It's very personal

Becky Crane joins staff members of the Waterfall Clinic at a flu-shot clinic at Eastside Elementary School. Crane received her flu shot at the clinic, which was held in honor of her son, who died last year from influenza B.

Blake Crane was an active, healthy 16-year-old in early 2020. A popular student at Marshfield High School, he played baseball and loved being in the band.

When his family took a vacation to go snowboarding in February 2020, they had no idea the tragedy that was about to hit them. The day before the trip, Crane came home from school not feeling well. But he wanted to go, so the family made the trip. The next morning, he woke up with a severe sore throat and went to the emergency room.

Two days later, Crane was dead after influenza type B devastated his body, leading to organ failure and eventually cardiac arrest.

Before 2020, Crane and his family made certain to get a flu shot every year, but that year life got hectic and they never did get the shot.

After their son died, Tony and Becky Crane decided to do what they could to make something good come out of their tragedy. They approached the Coos Bay School District and eventually the Waterfall Clinic about hosting flu vaccine clinics at local schools in memory of their son.

Two weeks ago, Becky Crane attended a clinic at Eastside Elementary and received her vaccine. Last week, Tony Crane attended a clinic at Marshfield Junior High to offer his support to the efforts.

Lance Nelson with the Waterfall Clinic said working with local schools and the Crane family is something the clinic looks forward to. Over the last month or so, Waterfall has brought an RV to different schools in the area to offer vaccines, both for the flu and, this year, for COVID-19.

“We started doing this in the memory of Blake Crane,” Nelson said. “Coos Bay schools approached us and asked if we would do a flu shot vaccine clinic in honor of his memory. We’ve done schools in both North Bend and Coos Bay.”

The clinics are free and open to anyone in the community. Because of state law, no one under the age of 15 can be vaccinated for the flu or anything else without a parental signature.

“We have received some vaccines through the Oregon Health Authority and CDC programs,” Nelson said. “We’re not charging anything or asking for insurance cards. We’re just providing a service.”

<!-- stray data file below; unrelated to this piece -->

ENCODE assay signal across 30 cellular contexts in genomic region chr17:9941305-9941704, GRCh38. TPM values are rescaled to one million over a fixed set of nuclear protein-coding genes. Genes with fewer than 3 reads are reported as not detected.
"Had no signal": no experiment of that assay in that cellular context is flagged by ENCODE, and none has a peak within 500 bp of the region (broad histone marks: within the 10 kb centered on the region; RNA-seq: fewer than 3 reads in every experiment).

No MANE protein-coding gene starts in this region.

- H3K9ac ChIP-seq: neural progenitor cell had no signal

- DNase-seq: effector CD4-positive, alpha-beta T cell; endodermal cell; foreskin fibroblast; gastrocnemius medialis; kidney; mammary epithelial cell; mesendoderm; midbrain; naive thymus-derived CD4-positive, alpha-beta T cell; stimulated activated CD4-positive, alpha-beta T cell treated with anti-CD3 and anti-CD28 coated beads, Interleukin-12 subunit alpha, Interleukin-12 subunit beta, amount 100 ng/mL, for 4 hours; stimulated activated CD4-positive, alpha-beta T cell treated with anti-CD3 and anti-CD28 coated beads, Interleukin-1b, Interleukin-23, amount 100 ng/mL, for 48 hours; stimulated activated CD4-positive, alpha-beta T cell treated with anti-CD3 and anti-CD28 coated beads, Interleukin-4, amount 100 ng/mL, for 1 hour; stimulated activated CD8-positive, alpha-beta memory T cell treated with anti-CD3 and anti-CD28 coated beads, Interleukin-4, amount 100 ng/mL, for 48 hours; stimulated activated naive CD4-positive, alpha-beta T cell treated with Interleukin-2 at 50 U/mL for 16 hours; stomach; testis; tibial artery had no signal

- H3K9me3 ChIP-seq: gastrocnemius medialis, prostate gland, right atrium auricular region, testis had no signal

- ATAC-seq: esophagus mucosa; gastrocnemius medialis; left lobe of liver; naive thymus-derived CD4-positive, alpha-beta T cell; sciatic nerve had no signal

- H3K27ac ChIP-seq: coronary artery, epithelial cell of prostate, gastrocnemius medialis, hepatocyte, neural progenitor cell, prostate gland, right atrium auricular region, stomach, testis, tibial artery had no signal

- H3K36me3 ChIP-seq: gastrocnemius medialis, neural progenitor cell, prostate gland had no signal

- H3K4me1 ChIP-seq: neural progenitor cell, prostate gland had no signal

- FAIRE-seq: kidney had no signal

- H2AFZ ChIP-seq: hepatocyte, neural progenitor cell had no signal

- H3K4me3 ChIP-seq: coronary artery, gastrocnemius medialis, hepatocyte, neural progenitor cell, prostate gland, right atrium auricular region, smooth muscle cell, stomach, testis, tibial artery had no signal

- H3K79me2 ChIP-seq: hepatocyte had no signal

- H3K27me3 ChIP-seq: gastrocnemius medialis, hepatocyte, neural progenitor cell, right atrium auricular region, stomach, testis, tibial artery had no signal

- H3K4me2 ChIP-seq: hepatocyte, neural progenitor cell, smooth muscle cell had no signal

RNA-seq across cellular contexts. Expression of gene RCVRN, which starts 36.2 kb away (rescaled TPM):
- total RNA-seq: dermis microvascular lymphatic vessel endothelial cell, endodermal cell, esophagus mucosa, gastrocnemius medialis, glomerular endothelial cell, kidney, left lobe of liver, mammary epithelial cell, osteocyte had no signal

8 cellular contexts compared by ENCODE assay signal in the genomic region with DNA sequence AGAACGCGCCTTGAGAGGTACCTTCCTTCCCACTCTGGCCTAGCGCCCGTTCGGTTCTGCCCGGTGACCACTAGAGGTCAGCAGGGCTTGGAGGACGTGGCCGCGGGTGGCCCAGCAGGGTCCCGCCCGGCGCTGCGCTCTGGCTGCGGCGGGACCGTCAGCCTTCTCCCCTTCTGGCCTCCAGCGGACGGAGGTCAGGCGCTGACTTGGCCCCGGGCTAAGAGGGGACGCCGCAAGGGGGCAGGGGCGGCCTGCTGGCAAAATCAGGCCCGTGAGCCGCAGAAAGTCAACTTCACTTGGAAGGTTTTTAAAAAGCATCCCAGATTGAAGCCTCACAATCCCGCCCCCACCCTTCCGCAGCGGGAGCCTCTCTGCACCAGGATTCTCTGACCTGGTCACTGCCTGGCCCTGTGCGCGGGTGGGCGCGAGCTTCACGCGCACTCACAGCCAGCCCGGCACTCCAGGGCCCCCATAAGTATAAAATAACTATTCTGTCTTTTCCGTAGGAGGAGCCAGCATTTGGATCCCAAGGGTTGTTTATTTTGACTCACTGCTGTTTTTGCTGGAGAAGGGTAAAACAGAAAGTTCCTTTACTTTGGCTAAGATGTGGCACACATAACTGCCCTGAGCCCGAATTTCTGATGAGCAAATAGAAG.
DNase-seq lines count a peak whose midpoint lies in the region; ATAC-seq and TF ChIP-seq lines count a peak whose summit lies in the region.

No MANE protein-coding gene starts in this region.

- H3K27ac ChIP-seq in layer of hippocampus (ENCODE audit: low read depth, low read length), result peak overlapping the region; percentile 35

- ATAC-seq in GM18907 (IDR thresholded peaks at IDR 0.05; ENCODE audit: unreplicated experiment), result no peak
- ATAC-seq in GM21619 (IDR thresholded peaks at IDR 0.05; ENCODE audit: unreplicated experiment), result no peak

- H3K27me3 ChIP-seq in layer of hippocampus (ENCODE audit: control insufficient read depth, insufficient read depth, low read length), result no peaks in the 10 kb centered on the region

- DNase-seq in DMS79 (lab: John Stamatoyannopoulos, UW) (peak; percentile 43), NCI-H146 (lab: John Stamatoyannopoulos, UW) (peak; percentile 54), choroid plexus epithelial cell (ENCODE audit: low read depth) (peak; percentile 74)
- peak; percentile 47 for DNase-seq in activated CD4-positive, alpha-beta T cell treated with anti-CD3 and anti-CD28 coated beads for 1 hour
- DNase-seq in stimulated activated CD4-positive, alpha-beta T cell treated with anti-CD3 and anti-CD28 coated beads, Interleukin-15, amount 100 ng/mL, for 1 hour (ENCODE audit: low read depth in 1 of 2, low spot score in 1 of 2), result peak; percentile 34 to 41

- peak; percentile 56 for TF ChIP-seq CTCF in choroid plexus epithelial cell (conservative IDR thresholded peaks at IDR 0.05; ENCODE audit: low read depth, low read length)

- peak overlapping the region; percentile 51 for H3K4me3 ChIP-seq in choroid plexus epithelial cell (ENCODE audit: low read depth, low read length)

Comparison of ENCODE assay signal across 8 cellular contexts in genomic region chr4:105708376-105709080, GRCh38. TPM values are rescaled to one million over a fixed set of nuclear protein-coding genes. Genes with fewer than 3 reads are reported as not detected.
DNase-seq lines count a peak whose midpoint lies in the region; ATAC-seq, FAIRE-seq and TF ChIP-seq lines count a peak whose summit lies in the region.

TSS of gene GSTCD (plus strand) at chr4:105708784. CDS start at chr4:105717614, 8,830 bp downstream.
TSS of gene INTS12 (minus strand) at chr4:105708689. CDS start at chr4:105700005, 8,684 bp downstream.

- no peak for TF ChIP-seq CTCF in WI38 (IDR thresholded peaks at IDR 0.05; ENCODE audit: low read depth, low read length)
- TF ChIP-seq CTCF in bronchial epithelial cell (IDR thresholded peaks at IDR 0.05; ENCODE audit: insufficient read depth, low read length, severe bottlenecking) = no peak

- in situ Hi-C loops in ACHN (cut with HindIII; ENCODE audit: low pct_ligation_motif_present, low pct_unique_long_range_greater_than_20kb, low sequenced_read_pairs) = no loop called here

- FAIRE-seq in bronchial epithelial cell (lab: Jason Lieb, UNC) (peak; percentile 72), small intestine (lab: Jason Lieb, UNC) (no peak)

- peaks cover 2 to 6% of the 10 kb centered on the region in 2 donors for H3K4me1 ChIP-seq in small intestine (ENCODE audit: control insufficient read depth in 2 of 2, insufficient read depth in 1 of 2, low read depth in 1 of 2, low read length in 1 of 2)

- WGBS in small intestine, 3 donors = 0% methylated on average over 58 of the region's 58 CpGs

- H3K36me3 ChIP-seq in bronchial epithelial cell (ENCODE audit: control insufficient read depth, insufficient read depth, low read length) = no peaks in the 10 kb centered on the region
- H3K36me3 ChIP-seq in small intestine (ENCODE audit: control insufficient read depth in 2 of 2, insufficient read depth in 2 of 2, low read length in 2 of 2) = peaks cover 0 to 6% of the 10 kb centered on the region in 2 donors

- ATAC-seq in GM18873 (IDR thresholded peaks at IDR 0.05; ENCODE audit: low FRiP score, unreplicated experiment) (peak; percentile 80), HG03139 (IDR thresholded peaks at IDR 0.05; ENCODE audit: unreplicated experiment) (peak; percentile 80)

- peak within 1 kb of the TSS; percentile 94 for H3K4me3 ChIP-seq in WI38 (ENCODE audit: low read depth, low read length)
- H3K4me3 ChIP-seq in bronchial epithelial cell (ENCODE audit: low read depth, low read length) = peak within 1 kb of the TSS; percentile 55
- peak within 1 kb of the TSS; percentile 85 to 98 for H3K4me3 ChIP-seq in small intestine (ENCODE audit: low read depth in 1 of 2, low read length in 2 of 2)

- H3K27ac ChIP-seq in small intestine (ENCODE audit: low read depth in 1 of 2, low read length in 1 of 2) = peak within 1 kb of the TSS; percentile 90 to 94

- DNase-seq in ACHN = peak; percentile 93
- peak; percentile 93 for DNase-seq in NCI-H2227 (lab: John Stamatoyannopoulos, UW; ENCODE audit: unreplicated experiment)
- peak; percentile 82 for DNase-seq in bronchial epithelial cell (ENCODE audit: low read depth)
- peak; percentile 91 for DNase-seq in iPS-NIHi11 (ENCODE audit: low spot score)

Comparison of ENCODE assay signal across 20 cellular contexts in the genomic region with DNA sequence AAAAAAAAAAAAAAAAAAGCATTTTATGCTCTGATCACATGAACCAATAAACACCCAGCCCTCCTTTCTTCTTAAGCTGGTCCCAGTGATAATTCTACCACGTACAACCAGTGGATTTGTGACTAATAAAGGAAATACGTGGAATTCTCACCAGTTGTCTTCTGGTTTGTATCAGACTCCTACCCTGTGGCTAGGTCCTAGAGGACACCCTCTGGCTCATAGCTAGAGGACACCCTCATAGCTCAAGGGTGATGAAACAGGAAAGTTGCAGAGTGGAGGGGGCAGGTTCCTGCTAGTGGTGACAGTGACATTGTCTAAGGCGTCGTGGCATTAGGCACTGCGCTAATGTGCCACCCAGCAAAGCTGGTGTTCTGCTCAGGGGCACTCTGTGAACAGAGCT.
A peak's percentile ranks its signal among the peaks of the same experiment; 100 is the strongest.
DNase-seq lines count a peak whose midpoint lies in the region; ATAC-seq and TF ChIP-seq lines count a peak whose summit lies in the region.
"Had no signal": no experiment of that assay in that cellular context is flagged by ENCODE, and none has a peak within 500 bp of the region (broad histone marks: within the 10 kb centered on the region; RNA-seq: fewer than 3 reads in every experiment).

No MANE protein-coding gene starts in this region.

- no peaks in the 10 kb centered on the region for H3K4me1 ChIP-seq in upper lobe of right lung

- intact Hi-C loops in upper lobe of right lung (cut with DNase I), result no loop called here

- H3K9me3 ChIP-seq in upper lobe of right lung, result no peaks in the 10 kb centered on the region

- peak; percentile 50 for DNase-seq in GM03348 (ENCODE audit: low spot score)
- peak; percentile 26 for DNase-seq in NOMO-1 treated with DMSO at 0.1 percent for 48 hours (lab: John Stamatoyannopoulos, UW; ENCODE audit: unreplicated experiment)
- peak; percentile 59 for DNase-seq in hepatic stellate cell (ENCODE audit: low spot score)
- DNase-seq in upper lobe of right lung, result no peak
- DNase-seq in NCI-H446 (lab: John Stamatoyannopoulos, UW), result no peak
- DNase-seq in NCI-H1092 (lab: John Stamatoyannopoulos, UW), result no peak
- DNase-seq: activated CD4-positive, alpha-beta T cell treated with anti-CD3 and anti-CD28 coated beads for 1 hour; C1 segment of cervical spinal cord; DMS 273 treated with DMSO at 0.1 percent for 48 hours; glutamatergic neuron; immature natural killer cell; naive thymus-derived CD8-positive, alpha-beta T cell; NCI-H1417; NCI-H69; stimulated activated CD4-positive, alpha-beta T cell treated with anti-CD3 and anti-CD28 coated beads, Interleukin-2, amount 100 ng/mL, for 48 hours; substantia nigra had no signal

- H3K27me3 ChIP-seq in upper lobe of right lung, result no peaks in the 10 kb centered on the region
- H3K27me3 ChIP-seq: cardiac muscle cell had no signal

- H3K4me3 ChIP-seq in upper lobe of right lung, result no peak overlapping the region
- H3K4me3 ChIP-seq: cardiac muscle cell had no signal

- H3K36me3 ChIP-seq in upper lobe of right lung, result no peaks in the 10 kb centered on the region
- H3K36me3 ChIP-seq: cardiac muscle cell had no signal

The clinic at Eastside Elementary was the busiest of the fall, with more than 170 people receiving vaccines. Although COVID shots were offered, the vast majority of people came for the flu shot.

Nelson said Waterfall makes no money at the clinics, but filling a community need makes it worthwhile.

“A lot of what we do is focus on community need,” he said. “What we live by is if we do what’s right, the money will come in.”

Nelson said while some schools have drawn big crowds and others, smaller one, offering the flu shots in something that needs to be done. Just looking back at Blake Crane is proof.

“I think it’s been worthwhile,” he said. “I think it’s disappointing some people thing they need to protest. I’m for free speech. I don’t know how you can be be anti-medical care but for free speech.”

Nelson was referring to a small group of protestors who came to the junior high last week, holding signs and yelling as people came to the clinic. The signs protested offering vaccines, especially the COVID vaccine, on school campuses.

Nelson said the protests made little sense because no student at the junior high and no students at any of the elementary schools can receive a vaccine without parental consent. Every person has to fill out a form, and if a child has a form not signed by their parents, they will not get a vaccine.

During the protest, those involved even began yelling at Tony Crane as he joined the effort to encourage flu shots.

“It shouldn’t be controversial,” Nelson said.

In fact, he believes everyone should get a flu shot every year. While the flu vaccine is never perfect, it does work and does save lives.

“I think the idea of the flu vaccine is to do the best you can to keep yourself safe and to protect the community,” Nelson said. “Even if you’re strong and healthy, as Blake was, you can die with it. We know communities with a strong vaccine turnout can stop it from being a pandemic.”

While Waterfall has concluded its school visits this year, Nelson said flu vaccines are available at any Waterfall Clinic or through any health provider in the area.


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